The Magistrate Judge next concluded that, considered cumulatively, the suppressed evidence was material, and found that there was a reasonable probability that its disclosure could have made a difference in the resulting verdict. Specifically, the Magistrate Judge determined that the United States might have had a weaker case and the defense might have had a stronger case if the suppressed materials from MSHA and the MOIs for the five potential witnesses had been disclosed. Moreover, the Magistrate Judge determined that disclosure of the “suppressed MOIs could have reduced the value of Mr. Blanchard and Mr. Ross as witnesses for the United States.” (PF&R at 57.)

         The Magistrate Judge ultimately concluded that he did not have confidence in the verdict, and found that, based on the above reasoning, he lacked assurance that the jury's verdict would have been the same had the suppressed evidence been disclosed. The Magistrate Judge determined that the “Movant has satisfied his burden of proof, establishing by a preponderance of the evidence that the United States violated his constitutional rights by committing a Brady violation justifying Section 2255 relief.” (PF&R at 58.) The Magistrate Judge recommended that this Court grant the Movant's Section 2255 motion. Based on the Magistrate Judge's finding with respect to a Brady violation, he did not address the Movant's claims regarding the Jencks Act and prosecutorial misconduct. In sum, the Magistrate Judge recommended that this Court grant the Movant's motion under 28 U.S.C. § 2255 to Vacate, Set Aside, or Correct Sentence by a Person in Federal Custody (Document 663), deny as moot Movant's Motion for Evidentiary Hearing (Document 704-1), deny as moot Movant's Motion for Oral Argument (Document 733), and remove this matter from the Court's docket.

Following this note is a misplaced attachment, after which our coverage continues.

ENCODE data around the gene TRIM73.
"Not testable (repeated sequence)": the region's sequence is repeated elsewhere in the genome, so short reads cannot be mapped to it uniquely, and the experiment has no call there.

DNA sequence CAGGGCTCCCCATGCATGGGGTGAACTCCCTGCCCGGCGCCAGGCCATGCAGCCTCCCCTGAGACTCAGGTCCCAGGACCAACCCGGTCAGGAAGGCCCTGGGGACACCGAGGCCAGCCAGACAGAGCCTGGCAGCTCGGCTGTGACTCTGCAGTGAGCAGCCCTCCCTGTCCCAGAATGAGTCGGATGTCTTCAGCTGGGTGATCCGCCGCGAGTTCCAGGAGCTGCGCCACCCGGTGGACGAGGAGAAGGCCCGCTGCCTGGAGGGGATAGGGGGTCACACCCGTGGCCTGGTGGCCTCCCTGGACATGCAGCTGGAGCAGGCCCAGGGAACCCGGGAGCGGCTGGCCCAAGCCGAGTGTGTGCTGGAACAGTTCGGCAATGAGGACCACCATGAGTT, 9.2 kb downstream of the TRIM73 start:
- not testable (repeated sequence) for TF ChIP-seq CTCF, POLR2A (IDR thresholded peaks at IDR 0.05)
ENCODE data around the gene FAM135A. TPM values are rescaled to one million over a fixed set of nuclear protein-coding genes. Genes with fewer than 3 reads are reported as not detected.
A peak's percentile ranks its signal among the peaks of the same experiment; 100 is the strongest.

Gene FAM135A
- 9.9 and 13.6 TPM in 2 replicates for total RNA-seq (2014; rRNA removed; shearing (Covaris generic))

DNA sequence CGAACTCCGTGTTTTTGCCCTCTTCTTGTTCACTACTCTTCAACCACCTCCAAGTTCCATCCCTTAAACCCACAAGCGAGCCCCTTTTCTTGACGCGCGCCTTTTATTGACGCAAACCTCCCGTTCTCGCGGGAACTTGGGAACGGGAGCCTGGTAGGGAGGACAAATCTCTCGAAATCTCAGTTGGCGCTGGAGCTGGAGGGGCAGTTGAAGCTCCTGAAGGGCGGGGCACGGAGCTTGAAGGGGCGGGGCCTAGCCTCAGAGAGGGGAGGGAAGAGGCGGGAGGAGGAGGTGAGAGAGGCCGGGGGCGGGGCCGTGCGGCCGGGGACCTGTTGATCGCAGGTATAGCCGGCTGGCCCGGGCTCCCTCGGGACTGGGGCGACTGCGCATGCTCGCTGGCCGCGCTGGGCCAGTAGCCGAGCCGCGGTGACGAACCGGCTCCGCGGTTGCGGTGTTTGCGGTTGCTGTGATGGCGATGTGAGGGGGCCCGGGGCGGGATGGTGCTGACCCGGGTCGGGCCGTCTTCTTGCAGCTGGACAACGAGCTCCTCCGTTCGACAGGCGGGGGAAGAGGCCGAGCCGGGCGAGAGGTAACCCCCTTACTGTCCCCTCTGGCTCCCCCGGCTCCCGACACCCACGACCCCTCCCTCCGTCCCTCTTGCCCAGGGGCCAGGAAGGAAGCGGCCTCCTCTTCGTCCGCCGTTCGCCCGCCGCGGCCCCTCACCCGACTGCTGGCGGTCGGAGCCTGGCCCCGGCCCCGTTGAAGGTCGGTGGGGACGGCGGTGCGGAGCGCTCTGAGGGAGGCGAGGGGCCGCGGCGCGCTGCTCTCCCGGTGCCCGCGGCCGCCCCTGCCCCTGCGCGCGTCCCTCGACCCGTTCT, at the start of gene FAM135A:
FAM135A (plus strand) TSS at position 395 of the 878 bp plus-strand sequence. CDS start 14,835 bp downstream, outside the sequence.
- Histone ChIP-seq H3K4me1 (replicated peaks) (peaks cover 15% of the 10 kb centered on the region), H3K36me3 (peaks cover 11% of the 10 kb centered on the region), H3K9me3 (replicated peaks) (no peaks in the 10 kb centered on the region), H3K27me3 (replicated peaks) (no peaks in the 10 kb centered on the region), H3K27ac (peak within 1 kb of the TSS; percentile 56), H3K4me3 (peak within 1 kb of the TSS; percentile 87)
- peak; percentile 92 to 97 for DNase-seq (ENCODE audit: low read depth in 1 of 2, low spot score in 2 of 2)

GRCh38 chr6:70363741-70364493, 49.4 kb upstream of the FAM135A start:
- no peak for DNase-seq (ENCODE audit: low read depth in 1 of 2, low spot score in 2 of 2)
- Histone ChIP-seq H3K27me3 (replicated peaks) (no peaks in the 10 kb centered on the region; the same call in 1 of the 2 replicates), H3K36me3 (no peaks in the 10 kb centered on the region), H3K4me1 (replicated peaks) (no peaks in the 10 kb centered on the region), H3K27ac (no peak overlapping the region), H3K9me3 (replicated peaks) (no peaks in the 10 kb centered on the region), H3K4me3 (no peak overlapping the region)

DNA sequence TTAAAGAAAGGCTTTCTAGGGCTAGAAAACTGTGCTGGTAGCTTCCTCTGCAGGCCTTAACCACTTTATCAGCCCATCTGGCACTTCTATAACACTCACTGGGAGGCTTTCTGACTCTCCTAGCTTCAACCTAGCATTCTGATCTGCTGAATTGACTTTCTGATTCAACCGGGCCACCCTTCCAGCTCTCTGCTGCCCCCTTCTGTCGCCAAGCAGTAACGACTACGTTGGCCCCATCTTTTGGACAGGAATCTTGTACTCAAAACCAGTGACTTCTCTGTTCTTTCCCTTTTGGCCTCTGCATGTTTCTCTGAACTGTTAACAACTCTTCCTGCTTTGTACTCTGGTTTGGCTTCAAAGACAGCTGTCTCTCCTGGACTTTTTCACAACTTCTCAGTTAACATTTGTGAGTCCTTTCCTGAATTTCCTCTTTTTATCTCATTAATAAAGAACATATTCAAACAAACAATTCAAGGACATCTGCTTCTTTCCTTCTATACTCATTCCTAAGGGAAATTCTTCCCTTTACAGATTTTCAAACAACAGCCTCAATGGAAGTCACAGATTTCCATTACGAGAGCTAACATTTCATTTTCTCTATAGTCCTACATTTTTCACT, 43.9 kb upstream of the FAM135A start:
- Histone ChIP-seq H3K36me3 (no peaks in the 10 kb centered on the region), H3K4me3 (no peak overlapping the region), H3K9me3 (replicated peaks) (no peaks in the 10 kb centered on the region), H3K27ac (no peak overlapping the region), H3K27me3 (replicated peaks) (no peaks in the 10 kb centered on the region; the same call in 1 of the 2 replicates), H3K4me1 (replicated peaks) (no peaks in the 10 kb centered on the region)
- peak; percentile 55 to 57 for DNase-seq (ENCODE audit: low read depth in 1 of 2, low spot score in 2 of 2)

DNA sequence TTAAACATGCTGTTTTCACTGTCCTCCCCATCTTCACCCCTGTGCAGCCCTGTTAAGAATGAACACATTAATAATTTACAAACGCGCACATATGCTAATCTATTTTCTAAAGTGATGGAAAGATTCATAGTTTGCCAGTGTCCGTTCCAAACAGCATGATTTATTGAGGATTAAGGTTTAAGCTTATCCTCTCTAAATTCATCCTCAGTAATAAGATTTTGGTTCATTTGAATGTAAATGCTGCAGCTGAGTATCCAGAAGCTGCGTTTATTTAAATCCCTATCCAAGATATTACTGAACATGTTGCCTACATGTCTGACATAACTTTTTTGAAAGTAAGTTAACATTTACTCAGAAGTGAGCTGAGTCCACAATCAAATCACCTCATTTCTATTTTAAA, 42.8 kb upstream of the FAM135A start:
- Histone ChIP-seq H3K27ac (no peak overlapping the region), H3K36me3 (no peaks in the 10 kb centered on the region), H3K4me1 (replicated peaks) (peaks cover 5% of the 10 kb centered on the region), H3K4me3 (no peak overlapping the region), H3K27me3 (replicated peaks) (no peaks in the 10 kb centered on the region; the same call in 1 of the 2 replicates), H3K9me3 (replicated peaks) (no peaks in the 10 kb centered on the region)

SUBSTANTIVE LAW

         In Brady v. Maryland, the United States Supreme Court held that “suppression by the prosecution of evidence favorable to an accused upon request violates due process where the evidence is material either to guilt or to punishment.” Brady v. Maryland, 373 U.S. 83, 87 (1963). “Three essential components of a Brady violation circumscribe the duty [of disclosure]: (1) the evidence at issue must be favorable to the defendant, whether directly exculpatory or of impeachment value; (2) it must have been suppressed by the state, whether willfully or inadvertently; and (3) it must be material.” Spicer v. Roxbury Corr. Inst., 194 F.3d 547, 555 (4th Cir. 1999) (internal quotation marks omitted). “Impeachment evidence . . . as well as exculpatory evidence, falls within the Brady rule.” United States v. Bagley, 473 U.S. 667, 676 (1985) (citing Giglio v. United States, 405 U.S. 150, 154 (1972)).

         Undisclosed Brady evidence “is material only if there is a reasonable probability that, had the evidence been disclosed to the defense, the result of the proceeding would have been different. A ‘reasonable probability' is a probability sufficient to undermine confidence in the outcome.” Id. at 682 (quoting Strickland v. Washington, 466 U.S. 668, 694 (1984)). “The mere possibility that an item of undisclosed information might have helped the defense, or might have affected the outcome of the trial, does not establish ‘materiality' in the constitutional sense.” United States v. Agurs, 427 U.S. 97, 109-110 (1976). To ...